Association of obstructive sleep apnea risk with asthma control in adults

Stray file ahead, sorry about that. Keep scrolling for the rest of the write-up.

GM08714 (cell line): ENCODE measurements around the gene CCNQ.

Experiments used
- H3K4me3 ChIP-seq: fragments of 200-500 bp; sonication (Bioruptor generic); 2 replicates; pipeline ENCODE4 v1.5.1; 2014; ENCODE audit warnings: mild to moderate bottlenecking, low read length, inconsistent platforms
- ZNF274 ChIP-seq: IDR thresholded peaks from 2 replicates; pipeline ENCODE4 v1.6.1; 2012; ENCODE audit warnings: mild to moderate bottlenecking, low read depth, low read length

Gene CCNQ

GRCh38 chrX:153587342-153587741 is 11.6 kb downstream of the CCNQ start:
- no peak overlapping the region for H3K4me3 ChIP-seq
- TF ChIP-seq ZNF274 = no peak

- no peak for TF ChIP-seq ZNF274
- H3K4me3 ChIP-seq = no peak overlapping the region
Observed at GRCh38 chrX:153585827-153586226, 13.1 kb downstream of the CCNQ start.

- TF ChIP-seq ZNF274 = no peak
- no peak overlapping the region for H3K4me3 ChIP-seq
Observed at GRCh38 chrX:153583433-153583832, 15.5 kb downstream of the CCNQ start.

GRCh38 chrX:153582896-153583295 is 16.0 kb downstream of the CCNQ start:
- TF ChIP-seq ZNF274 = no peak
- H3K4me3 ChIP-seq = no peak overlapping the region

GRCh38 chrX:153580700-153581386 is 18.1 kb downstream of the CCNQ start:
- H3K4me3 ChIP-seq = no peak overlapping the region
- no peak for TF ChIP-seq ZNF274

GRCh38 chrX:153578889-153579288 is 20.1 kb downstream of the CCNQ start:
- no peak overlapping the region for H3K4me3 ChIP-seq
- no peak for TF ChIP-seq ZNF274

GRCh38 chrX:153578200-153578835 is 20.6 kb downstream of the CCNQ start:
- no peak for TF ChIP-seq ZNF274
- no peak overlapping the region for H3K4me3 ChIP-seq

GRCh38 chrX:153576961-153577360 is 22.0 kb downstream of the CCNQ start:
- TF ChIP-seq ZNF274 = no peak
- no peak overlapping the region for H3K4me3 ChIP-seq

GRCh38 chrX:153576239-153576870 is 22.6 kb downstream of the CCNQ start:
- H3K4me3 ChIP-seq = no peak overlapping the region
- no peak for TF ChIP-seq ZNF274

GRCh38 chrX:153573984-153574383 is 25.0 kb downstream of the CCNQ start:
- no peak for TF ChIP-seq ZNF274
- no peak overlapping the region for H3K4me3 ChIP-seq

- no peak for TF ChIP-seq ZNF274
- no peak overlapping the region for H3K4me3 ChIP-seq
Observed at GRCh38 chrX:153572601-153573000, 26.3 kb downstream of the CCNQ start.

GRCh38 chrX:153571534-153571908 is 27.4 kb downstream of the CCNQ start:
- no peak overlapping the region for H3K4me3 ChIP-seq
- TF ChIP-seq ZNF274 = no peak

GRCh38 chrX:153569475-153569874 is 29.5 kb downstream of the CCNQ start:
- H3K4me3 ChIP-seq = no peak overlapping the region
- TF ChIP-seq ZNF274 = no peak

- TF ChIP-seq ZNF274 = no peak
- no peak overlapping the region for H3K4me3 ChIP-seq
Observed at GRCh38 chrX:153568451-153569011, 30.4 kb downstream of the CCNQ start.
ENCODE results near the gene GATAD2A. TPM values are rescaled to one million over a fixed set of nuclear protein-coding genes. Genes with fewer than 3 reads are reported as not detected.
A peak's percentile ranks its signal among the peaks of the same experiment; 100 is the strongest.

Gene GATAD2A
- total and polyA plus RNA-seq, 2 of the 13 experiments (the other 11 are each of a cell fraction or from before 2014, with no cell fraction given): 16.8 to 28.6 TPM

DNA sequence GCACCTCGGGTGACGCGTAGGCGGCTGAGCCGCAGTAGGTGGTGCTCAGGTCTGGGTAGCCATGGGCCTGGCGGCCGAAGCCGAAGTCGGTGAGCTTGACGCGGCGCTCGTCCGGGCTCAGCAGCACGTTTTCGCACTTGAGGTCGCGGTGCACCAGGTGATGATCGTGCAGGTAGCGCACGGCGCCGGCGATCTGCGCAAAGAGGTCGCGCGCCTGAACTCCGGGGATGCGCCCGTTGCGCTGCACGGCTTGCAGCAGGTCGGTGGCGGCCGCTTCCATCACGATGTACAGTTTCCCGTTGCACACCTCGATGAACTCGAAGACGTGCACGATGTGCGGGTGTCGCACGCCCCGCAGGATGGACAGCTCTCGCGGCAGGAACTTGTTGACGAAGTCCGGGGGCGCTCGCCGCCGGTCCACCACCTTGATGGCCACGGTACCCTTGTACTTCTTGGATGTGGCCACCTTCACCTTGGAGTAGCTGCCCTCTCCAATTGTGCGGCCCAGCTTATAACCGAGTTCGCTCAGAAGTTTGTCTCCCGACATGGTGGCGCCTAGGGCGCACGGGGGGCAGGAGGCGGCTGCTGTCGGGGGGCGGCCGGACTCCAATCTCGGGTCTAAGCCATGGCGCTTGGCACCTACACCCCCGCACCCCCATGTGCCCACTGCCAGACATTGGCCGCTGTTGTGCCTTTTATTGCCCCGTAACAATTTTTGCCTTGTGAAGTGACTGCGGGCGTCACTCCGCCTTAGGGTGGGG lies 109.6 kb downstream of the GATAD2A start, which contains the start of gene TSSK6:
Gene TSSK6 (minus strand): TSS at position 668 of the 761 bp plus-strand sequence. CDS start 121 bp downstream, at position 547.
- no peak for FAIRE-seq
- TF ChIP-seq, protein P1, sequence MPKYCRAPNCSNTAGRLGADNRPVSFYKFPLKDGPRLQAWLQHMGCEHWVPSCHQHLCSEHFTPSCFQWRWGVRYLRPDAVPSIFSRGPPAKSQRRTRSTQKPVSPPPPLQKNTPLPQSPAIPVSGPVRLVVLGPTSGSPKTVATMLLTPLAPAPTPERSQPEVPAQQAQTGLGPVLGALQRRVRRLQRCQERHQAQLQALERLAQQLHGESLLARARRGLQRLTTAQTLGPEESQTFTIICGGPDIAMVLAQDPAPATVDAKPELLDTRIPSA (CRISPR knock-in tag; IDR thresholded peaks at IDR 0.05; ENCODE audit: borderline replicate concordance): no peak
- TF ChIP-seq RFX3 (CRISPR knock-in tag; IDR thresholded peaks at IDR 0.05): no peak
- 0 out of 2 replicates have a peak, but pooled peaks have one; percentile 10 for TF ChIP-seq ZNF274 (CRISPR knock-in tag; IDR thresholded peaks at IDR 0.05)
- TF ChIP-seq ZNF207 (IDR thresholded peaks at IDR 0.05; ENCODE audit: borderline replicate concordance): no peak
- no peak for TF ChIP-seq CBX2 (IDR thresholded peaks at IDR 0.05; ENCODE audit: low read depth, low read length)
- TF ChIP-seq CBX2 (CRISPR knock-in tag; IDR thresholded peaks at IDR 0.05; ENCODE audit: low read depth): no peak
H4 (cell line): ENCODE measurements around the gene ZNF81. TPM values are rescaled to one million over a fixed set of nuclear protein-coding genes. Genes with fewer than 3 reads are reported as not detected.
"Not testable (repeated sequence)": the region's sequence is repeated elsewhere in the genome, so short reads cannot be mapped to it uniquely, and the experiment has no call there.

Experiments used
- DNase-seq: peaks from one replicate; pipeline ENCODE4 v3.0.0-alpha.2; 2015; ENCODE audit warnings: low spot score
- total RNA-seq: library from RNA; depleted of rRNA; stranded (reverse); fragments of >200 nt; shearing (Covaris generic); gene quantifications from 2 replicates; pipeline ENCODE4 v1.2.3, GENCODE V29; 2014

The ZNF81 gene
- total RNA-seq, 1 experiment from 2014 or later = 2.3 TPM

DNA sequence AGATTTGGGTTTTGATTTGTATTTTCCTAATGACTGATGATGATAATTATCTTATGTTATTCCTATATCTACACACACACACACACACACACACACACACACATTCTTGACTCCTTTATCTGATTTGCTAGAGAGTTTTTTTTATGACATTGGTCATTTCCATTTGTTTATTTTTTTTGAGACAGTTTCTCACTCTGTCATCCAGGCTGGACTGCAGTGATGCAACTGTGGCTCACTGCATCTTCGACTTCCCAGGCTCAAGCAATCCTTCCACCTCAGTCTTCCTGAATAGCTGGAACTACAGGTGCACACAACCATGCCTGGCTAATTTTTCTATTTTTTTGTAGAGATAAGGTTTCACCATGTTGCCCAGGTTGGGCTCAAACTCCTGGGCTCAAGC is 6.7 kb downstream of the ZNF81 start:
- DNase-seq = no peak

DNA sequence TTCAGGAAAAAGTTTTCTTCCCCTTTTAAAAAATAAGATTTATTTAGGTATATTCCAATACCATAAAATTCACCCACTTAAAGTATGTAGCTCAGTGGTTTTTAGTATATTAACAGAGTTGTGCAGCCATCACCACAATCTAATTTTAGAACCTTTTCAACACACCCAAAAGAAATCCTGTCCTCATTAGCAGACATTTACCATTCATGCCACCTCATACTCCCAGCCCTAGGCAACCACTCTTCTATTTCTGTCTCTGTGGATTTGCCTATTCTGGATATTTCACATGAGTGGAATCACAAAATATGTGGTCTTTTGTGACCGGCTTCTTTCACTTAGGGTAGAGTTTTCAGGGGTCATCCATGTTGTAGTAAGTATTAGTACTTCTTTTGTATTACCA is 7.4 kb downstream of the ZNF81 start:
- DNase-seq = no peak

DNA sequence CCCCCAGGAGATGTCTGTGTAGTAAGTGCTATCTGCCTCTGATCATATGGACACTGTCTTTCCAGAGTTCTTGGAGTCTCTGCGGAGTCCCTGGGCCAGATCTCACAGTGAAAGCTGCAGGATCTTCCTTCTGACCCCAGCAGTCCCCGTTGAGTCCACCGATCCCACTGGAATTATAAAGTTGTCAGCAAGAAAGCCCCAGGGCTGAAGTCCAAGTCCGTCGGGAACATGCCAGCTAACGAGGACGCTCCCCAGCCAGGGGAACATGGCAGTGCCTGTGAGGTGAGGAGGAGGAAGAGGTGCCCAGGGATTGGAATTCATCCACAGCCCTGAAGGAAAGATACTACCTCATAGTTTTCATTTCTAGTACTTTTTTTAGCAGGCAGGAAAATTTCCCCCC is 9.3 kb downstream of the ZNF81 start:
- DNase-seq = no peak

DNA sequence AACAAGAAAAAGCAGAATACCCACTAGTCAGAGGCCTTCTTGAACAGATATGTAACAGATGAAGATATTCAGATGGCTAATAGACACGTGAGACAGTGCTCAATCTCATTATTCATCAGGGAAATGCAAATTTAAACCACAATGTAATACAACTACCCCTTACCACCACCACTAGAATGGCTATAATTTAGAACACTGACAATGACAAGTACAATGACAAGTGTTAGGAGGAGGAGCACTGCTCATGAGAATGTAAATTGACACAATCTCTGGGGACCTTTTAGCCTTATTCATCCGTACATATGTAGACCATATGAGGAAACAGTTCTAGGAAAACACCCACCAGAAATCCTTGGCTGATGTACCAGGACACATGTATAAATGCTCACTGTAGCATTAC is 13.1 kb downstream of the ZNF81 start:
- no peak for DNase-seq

Unrecognized obstructive sleep apnea (OSA) may lead to poor asthma control despite optimal therapy. Our objective was to evaluate the relationship between OSA risk and asthma control in adults. METHODS: Patients with asthma seen routinely at tertiary-care clinic visits completed the validated Sleep Apnea Scale of the Sleep Disorders Questionnaire (SA-SDQ) and Asthma Control Questionnaire (ACQ). An ACQ score of >or= 1.5 defined not-well-controlled asthma, and an SA-SDQ score of >or= 36 for men and >or= 32 for women defined high OSA risk. Logistic regression was used to model associations of high OSA risk with not-well-controlled asthma (ACQ full version and short versions). RESULTS: Among 472 subjects with asthma, the mean +/- SD ACQ (full version) score was 0.87 +/- 0.90, and 80 (17%) subjects were not well controlled. Mean SA-SDQ score was 27 +/- 7, and 109 (23%) subjects met the definition of high OSA risk. High OSA risk was associated, on average, with 2.87-times higher odds for not-well-controlled asthma (ACQ full version) (95% CI, 1.54-5.32; P = .0009) after adjusting for obesity and other factors known to worsen asthma control. Similar independent associations were seen when using the short ACQ versions. CONCLUSIONS: High OSA risk is significantly associated with not-well-controlled asthma independent of known asthma aggravators and regardless of the ACQ version used. Patients who have difficulty achieving adequate asthma control should be screened for OSA.